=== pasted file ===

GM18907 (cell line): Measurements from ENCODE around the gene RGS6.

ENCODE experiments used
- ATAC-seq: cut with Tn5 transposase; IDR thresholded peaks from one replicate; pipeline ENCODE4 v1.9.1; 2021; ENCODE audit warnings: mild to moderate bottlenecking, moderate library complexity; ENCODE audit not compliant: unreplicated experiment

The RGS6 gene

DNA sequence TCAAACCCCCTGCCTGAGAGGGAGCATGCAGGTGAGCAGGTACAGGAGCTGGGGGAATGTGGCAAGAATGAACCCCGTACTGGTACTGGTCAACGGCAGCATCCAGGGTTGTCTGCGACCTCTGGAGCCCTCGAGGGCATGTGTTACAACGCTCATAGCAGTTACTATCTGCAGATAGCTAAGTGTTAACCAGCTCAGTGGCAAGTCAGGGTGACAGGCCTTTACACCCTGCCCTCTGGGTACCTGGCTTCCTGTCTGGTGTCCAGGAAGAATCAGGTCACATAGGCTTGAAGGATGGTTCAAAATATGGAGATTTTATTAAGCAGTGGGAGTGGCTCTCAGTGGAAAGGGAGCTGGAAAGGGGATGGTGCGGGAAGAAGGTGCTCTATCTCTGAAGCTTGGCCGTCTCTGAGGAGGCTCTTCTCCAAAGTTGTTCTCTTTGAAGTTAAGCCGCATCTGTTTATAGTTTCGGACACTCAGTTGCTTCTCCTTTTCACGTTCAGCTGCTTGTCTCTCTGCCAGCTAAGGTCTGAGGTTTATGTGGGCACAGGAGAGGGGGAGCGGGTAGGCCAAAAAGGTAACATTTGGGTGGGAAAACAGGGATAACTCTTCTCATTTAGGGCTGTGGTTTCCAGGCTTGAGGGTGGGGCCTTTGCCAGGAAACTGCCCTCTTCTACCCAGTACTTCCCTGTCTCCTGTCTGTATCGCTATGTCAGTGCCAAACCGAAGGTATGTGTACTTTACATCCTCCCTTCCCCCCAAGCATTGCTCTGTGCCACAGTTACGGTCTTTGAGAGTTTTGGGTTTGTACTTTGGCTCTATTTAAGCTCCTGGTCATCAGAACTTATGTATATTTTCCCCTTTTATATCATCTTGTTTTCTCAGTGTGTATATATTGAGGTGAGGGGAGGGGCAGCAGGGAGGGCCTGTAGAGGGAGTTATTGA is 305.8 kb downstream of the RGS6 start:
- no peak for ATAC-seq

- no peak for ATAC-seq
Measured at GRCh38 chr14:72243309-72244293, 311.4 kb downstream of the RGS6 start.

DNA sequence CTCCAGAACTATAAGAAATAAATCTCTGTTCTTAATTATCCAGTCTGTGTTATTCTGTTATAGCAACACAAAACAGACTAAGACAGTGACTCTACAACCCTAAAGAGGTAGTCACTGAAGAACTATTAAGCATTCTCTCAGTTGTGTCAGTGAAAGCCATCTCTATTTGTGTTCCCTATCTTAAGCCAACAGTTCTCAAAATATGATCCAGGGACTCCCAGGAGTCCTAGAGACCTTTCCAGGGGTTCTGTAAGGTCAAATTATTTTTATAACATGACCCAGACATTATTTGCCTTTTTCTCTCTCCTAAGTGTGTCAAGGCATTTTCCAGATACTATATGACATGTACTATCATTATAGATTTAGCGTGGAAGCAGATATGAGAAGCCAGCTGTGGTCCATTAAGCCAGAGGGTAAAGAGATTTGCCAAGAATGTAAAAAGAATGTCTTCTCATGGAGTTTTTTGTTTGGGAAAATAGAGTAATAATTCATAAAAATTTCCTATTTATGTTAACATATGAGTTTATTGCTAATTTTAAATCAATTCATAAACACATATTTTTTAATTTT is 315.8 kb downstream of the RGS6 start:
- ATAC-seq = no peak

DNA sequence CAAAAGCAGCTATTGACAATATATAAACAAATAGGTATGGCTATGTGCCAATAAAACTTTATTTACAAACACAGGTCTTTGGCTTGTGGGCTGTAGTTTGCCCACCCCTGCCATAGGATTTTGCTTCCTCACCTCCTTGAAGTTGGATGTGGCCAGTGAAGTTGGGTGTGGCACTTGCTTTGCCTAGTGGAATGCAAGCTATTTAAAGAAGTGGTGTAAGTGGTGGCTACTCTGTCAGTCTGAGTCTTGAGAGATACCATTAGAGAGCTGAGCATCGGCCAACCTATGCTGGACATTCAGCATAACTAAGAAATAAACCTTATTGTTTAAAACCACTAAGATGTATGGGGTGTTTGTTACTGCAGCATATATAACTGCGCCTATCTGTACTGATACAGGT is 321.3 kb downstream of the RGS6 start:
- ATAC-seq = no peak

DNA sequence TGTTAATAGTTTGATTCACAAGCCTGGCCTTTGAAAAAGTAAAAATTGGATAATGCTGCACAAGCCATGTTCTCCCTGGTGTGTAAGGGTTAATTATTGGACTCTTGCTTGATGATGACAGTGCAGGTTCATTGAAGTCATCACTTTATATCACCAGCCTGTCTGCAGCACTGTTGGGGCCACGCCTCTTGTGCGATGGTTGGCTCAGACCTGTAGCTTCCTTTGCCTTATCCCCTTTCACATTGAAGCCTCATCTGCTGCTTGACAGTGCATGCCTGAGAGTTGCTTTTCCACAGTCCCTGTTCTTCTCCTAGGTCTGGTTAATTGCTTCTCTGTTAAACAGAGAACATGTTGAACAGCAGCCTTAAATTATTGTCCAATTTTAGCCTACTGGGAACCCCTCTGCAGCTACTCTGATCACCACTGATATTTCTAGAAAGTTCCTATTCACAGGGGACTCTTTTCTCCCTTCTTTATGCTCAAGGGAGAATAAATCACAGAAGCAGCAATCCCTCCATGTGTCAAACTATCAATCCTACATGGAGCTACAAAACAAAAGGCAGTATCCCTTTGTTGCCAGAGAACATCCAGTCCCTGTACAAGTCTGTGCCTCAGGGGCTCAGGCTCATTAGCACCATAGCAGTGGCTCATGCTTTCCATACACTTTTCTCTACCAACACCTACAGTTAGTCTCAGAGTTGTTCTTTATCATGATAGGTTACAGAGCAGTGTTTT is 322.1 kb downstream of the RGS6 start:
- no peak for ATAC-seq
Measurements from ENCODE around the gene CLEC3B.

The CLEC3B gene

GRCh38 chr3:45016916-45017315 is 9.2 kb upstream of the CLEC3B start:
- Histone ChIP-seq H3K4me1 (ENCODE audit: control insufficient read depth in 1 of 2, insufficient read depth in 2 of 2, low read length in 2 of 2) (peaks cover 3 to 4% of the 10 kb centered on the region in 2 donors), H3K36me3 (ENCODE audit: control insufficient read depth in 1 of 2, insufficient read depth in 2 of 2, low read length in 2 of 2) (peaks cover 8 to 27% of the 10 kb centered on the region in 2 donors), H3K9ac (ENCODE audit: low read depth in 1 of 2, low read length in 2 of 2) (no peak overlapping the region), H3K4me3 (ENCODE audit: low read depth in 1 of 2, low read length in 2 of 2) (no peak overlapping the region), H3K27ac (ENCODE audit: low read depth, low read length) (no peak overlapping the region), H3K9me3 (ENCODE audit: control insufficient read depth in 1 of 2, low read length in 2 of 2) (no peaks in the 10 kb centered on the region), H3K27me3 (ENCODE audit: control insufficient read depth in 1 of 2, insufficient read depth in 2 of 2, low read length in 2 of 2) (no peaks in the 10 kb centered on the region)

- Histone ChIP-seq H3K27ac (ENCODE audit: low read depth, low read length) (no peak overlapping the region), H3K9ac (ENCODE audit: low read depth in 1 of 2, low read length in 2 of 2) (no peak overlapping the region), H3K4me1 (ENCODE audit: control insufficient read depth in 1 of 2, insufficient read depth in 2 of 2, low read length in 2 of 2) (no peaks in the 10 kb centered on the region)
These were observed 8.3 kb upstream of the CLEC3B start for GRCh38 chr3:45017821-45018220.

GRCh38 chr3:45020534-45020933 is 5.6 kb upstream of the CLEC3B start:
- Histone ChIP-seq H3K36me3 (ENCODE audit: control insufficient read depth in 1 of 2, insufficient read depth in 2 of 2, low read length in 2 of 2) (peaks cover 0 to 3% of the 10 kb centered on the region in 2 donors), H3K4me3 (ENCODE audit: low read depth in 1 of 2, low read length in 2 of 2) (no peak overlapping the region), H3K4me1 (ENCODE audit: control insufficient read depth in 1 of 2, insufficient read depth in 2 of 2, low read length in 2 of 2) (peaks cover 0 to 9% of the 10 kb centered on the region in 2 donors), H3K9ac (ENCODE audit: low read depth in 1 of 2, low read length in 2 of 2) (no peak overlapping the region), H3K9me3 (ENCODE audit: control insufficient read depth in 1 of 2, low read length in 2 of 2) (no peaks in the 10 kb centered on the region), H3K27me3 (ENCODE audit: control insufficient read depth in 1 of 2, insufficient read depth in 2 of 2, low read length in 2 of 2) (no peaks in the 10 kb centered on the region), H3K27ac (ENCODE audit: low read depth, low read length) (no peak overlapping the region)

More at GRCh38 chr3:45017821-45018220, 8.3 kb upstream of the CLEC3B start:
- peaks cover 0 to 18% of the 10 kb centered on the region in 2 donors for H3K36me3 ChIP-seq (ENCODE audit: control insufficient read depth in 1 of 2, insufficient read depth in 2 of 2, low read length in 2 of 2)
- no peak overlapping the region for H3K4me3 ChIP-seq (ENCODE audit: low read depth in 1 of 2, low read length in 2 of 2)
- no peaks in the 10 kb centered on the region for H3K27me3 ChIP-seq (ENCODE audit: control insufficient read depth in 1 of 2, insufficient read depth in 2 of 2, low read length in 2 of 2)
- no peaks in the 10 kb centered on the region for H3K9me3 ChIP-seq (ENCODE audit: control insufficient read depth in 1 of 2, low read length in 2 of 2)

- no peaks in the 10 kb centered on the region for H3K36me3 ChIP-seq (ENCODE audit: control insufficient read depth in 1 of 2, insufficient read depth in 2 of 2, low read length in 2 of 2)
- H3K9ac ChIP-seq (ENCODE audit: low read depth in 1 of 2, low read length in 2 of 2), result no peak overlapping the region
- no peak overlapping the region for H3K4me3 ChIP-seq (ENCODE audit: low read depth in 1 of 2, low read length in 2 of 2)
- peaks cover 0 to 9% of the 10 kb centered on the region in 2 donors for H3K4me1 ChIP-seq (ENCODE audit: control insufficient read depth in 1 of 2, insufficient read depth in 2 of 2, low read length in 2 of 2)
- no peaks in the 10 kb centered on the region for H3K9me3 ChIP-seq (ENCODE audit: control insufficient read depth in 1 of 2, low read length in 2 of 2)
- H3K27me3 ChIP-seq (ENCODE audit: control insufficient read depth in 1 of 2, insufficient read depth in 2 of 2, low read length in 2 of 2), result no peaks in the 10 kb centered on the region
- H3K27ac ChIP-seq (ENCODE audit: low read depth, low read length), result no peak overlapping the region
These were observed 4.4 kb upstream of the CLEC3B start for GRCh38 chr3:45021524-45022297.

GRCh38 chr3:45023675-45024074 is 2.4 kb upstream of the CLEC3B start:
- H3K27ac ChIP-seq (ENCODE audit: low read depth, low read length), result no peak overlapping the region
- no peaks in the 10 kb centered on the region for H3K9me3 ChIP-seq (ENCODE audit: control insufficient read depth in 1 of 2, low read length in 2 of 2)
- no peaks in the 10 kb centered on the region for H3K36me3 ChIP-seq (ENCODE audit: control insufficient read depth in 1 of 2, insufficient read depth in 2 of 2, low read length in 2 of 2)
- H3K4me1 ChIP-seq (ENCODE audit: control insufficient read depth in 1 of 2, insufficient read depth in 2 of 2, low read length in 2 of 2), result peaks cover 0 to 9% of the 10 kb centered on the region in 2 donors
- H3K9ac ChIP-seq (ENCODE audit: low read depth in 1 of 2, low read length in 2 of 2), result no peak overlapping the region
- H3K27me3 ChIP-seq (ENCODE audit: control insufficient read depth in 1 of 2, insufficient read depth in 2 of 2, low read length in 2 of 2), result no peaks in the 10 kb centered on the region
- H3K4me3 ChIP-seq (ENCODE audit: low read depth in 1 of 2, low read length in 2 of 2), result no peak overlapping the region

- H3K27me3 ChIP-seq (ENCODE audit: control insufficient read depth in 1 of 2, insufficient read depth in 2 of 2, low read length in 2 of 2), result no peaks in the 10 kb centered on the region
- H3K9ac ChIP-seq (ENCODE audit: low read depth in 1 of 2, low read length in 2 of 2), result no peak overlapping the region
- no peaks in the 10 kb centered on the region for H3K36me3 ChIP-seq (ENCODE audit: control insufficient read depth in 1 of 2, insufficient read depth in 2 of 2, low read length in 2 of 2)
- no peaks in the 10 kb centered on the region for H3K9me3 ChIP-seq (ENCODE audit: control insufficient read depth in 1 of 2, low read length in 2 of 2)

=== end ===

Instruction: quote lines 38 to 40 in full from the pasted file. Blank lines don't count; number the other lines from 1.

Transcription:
- no peaks in the 10 kb centered on the region for H3K9me3 ChIP-seq (ENCODE audit: control insufficient read depth in 1 of 2, low read length in 2 of 2)
- no peaks in the 10 kb centered on the region for H3K36me3 ChIP-seq (ENCODE audit: control insufficient read depth in 1 of 2, insufficient read depth in 2 of 2, low read length in 2 of 2)
- H3K4me1 ChIP-seq (ENCODE audit: control insufficient read depth in 1 of 2, insufficient read depth in 2 of 2, low read length in 2 of 2), result peaks cover 0 to 9% of the 10 kb centered on the region in 2 donors